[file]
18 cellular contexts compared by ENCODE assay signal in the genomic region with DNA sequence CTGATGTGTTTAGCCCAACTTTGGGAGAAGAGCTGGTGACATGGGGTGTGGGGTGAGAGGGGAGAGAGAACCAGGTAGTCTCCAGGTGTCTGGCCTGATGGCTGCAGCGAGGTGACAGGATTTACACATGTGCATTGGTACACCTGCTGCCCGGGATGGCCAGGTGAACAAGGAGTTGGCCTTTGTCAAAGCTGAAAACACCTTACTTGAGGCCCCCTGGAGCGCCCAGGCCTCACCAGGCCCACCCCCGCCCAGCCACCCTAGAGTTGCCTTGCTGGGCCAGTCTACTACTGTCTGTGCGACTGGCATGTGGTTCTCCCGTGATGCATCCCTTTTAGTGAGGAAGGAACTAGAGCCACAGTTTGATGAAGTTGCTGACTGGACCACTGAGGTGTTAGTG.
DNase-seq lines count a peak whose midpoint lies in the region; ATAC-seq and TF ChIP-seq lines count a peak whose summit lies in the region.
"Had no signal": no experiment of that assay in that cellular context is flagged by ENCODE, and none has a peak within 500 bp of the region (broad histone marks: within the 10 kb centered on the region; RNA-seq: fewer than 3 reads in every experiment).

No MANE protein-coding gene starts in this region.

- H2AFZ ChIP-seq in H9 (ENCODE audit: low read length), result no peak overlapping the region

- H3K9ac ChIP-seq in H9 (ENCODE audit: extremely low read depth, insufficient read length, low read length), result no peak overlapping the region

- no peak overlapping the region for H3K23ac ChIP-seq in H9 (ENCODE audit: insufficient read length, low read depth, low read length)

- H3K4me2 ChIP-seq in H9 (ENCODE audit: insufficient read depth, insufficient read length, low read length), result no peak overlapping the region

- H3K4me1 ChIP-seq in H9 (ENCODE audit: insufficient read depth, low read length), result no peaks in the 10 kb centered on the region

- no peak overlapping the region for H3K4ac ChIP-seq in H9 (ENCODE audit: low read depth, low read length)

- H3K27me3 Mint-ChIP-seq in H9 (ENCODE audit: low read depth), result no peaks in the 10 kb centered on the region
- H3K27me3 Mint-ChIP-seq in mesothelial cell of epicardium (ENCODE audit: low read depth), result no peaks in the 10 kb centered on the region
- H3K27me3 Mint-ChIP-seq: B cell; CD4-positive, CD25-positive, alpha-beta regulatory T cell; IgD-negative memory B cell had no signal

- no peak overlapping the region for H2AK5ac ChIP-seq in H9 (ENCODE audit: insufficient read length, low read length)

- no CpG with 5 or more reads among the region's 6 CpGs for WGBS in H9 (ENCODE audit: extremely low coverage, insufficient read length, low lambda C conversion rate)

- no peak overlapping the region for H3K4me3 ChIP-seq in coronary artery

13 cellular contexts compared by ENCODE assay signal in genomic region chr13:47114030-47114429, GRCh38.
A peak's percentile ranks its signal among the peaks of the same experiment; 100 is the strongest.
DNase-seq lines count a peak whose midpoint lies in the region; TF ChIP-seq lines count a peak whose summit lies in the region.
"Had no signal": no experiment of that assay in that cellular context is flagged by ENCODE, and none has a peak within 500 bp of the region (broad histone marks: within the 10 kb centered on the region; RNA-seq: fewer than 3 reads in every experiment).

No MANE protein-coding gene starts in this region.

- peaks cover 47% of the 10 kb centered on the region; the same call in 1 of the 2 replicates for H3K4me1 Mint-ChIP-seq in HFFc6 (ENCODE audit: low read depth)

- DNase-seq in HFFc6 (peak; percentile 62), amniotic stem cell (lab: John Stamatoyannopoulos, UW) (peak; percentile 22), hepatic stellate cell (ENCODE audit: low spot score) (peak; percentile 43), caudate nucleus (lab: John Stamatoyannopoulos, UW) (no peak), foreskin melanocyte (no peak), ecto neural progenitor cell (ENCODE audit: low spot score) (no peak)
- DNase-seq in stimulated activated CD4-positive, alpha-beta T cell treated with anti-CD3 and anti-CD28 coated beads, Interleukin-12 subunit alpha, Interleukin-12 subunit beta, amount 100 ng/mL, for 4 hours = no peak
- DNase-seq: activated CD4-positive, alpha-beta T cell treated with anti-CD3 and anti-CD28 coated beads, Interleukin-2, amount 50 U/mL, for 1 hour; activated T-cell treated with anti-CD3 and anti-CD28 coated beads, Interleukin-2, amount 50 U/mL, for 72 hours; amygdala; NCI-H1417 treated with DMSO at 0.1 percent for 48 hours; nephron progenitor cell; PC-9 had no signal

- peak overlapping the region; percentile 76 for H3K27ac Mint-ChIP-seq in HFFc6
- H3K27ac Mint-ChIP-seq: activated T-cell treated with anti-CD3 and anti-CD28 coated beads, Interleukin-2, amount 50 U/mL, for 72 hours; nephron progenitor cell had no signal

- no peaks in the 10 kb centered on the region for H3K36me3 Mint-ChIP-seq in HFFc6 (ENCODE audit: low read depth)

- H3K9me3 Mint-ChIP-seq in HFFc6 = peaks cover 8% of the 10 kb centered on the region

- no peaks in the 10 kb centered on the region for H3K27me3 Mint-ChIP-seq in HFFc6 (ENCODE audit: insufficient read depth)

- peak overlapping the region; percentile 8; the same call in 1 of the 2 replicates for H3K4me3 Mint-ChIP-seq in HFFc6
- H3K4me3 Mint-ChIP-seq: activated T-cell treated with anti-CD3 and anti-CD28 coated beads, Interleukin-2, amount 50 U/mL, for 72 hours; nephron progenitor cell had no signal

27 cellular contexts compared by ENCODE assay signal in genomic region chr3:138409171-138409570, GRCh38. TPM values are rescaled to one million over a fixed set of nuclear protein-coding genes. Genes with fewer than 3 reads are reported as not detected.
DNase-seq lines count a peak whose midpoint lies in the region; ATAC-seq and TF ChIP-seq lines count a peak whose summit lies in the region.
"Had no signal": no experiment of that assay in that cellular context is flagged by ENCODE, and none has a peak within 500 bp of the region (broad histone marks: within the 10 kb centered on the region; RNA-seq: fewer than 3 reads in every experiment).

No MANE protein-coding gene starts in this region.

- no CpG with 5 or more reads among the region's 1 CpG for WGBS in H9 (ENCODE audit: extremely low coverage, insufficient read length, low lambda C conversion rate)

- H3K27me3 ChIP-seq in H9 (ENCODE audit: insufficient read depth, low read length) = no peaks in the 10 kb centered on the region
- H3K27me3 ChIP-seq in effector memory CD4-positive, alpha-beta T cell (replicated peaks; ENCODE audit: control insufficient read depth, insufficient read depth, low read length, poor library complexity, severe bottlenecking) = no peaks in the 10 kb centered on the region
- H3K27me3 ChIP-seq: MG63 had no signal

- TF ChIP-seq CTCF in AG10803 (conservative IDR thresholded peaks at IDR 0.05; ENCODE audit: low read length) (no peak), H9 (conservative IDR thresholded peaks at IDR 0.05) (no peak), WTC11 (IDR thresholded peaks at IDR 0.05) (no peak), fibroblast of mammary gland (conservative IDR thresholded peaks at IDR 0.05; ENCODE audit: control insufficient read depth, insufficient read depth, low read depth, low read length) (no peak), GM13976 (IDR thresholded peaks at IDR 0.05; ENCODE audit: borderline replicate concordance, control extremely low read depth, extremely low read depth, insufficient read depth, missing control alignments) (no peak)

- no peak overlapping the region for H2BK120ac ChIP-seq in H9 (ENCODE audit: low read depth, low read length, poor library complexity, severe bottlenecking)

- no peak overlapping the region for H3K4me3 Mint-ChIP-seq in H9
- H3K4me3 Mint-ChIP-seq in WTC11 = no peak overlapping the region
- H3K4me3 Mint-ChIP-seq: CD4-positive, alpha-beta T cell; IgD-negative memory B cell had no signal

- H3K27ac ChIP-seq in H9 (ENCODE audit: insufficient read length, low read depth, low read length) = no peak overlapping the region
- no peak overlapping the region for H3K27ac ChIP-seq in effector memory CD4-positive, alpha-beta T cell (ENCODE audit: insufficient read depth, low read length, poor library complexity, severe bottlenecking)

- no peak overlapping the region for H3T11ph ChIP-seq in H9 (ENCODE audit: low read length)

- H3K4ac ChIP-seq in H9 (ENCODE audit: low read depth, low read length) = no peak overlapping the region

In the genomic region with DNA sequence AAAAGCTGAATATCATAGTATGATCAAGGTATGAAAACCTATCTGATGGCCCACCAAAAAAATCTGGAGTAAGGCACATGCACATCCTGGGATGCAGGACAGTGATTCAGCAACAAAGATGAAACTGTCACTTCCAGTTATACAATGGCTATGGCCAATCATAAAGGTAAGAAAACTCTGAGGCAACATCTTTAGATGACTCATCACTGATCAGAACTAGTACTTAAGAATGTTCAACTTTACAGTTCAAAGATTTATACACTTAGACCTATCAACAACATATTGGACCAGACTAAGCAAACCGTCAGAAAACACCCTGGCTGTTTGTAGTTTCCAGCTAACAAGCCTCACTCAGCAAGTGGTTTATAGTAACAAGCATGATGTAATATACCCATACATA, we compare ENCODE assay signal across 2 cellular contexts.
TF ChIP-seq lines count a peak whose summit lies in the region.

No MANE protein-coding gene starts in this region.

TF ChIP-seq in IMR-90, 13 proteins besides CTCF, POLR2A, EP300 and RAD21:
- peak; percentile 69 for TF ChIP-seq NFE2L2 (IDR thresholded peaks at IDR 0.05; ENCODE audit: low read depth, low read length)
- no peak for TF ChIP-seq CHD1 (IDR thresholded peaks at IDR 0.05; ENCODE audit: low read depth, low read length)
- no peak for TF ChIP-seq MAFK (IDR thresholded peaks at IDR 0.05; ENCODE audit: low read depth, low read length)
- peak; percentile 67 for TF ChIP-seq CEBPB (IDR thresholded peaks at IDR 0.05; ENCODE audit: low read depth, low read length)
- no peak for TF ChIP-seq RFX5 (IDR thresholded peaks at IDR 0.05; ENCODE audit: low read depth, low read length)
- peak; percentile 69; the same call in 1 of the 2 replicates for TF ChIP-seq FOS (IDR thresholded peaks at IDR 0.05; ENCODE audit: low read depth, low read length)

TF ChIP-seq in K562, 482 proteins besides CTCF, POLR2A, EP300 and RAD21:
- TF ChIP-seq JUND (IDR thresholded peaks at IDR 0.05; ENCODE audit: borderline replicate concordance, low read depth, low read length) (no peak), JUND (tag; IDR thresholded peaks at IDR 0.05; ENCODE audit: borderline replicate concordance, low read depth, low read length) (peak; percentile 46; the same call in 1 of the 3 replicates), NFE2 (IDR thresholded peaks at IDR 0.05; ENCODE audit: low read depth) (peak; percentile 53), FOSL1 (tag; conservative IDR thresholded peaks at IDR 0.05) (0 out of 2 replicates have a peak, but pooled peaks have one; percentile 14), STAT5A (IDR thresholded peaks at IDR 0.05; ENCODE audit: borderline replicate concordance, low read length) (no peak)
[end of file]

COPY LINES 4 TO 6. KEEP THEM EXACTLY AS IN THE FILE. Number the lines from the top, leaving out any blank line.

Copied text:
No MANE protein-coding gene starts in this region.

- H2AFZ ChIP-seq in H9 (ENCODE audit: low read length), result no peak overlapping the region

- H3K9ac ChIP-seq in H9 (ENCODE audit: extremely low read depth, insufficient read length, low read length), result no peak overlapping the region